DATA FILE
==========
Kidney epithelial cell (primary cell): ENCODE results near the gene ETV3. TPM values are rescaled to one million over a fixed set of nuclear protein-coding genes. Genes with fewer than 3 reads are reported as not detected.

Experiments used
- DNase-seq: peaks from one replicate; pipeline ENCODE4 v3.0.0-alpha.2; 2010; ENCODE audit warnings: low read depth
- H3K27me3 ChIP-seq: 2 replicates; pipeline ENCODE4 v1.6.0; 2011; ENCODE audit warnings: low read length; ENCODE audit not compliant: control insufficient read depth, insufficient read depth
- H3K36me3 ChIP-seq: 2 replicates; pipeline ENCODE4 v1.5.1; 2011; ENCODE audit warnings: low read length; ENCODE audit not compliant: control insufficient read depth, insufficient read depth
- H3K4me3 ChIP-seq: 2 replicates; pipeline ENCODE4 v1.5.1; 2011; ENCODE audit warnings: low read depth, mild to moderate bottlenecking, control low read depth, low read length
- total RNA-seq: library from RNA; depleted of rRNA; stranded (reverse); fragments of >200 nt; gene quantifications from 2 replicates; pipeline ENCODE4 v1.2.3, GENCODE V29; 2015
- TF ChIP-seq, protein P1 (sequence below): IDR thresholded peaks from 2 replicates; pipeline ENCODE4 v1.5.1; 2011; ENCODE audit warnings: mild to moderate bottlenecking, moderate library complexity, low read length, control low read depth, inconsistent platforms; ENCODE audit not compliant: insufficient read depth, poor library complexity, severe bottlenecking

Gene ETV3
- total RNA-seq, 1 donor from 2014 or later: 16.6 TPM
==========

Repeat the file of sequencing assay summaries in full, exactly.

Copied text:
Kidney epithelial cell (primary cell): ENCODE results near the gene ETV3. TPM values are rescaled to one million over a fixed set of nuclear protein-coding genes. Genes with fewer than 3 reads are reported as not detected.

Experiments used
- DNase-seq: peaks from one replicate; pipeline ENCODE4 v3.0.0-alpha.2; 2010; ENCODE audit warnings: low read depth
- H3K27me3 ChIP-seq: 2 replicates; pipeline ENCODE4 v1.6.0; 2011; ENCODE audit warnings: low read length; ENCODE audit not compliant: control insufficient read depth, insufficient read depth
- H3K36me3 ChIP-seq: 2 replicates; pipeline ENCODE4 v1.5.1; 2011; ENCODE audit warnings: low read length; ENCODE audit not compliant: control insufficient read depth, insufficient read depth
- H3K4me3 ChIP-seq: 2 replicates; pipeline ENCODE4 v1.5.1; 2011; ENCODE audit warnings: low read depth, mild to moderate bottlenecking, control low read depth, low read length
- total RNA-seq: library from RNA; depleted of rRNA; stranded (reverse); fragments of >200 nt; gene quantifications from 2 replicates; pipeline ENCODE4 v1.2.3, GENCODE V29; 2015
- TF ChIP-seq, protein P1 (sequence below): IDR thresholded peaks from 2 replicates; pipeline ENCODE4 v1.5.1; 2011; ENCODE audit warnings: mild to moderate bottlenecking, moderate library complexity, low read length, control low read depth, inconsistent platforms; ENCODE audit not compliant: insufficient read depth, poor library complexity, severe bottlenecking

Gene ETV3
- total RNA-seq, 1 donor from 2014 or later: 16.6 TPM